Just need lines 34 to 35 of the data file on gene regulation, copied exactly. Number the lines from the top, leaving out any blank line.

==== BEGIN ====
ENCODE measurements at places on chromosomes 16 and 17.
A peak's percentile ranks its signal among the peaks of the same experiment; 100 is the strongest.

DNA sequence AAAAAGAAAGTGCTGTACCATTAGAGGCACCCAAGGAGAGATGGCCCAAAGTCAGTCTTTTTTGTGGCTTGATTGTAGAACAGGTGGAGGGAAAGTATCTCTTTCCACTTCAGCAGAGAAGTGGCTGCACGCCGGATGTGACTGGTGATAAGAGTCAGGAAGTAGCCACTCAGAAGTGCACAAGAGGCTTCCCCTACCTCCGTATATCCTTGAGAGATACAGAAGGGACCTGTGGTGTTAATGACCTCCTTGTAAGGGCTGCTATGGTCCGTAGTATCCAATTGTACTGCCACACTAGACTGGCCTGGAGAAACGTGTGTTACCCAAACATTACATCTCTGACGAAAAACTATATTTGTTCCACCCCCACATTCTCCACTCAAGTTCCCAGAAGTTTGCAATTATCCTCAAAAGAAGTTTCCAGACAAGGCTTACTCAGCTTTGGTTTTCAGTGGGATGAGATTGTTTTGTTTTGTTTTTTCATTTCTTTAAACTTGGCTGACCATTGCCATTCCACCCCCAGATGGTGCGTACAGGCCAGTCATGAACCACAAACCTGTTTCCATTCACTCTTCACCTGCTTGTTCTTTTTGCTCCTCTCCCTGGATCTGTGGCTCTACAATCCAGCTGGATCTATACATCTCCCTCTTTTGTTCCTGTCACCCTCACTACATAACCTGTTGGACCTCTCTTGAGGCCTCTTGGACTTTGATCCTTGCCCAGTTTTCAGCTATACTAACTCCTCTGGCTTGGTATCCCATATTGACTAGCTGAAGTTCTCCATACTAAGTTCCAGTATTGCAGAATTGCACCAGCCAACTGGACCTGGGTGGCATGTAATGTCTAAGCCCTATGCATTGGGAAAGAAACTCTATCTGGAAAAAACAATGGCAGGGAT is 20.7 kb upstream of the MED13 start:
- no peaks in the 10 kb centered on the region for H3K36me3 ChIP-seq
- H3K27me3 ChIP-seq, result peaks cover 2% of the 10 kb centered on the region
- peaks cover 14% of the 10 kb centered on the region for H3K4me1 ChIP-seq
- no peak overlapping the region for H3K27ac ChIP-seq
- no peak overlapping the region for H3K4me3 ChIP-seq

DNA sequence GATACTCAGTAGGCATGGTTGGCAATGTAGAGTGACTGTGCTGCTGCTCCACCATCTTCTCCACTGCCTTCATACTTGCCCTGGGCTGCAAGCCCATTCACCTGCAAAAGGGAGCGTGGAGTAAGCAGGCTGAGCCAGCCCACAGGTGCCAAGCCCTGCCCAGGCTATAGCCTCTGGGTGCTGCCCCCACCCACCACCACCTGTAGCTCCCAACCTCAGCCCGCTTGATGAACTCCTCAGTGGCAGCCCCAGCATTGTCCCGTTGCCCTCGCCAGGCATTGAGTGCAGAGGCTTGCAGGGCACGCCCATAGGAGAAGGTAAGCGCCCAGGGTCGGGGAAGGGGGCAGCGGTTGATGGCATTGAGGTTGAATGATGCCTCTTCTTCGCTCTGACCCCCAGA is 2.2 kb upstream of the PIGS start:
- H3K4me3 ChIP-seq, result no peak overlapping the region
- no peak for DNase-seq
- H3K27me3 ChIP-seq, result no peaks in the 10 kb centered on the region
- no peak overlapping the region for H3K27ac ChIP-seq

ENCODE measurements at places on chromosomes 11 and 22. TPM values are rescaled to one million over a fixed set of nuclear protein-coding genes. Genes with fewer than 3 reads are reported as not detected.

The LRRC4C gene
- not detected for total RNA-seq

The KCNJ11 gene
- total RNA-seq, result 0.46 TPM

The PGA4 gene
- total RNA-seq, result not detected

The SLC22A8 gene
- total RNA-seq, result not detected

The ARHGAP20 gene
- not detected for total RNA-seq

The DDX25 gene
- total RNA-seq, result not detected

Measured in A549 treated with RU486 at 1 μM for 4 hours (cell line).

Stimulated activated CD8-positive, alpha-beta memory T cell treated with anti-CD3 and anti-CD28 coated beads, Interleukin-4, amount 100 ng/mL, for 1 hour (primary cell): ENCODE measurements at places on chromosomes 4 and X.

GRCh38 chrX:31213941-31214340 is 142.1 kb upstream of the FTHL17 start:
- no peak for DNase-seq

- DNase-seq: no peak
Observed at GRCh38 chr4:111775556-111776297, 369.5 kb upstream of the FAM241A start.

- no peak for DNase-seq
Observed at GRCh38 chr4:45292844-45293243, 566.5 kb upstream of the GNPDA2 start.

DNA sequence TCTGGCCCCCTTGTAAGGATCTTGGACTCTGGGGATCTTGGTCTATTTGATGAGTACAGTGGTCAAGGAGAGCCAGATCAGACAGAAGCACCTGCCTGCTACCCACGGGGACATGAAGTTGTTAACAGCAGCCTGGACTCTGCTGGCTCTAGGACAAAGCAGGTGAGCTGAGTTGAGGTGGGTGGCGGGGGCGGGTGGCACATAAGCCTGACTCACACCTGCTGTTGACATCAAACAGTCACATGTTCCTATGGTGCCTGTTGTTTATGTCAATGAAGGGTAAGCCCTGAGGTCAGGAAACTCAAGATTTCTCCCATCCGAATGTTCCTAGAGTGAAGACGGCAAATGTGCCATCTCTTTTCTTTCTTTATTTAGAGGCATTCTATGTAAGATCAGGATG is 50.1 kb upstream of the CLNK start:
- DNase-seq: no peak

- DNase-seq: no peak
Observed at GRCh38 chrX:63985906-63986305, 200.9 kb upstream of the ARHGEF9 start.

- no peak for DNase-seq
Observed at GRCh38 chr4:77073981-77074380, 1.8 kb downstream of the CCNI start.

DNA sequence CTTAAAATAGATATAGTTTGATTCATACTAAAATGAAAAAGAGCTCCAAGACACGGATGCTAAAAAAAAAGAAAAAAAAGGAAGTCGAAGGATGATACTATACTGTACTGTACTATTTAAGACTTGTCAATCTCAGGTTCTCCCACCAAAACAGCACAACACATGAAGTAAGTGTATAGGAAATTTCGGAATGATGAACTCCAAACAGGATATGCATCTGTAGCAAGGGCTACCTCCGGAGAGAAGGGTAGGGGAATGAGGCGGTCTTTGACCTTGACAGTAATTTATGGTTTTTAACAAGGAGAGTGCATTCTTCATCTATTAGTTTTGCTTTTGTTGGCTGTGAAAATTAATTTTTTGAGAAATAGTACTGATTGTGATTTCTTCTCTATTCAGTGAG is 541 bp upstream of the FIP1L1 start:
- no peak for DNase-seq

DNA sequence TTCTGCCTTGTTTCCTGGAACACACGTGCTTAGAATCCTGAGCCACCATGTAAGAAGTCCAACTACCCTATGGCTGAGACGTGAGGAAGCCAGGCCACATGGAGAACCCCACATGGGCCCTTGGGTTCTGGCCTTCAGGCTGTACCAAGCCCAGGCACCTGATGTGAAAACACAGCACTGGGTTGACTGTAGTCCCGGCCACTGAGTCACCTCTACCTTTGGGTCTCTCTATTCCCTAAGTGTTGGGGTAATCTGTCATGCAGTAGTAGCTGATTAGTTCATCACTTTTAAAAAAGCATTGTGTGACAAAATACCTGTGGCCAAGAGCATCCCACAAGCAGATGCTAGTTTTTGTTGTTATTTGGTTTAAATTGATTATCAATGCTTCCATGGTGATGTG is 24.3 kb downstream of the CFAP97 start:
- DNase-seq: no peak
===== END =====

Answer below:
Observed at GRCh38 chr4:45292844-45293243, 566.5 kb upstream of the GNPDA2 start.

DNA sequence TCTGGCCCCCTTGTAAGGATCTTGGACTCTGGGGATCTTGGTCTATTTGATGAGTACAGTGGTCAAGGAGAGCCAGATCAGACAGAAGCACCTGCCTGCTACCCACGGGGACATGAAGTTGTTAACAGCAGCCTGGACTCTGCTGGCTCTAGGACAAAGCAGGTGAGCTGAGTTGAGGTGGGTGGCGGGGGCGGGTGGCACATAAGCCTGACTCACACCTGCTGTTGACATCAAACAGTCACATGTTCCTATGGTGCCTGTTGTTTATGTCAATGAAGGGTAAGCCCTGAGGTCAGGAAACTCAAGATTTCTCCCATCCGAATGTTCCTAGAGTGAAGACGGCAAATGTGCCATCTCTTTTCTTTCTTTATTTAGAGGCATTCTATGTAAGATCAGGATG is 50.1 kb upstream of the CLNK start: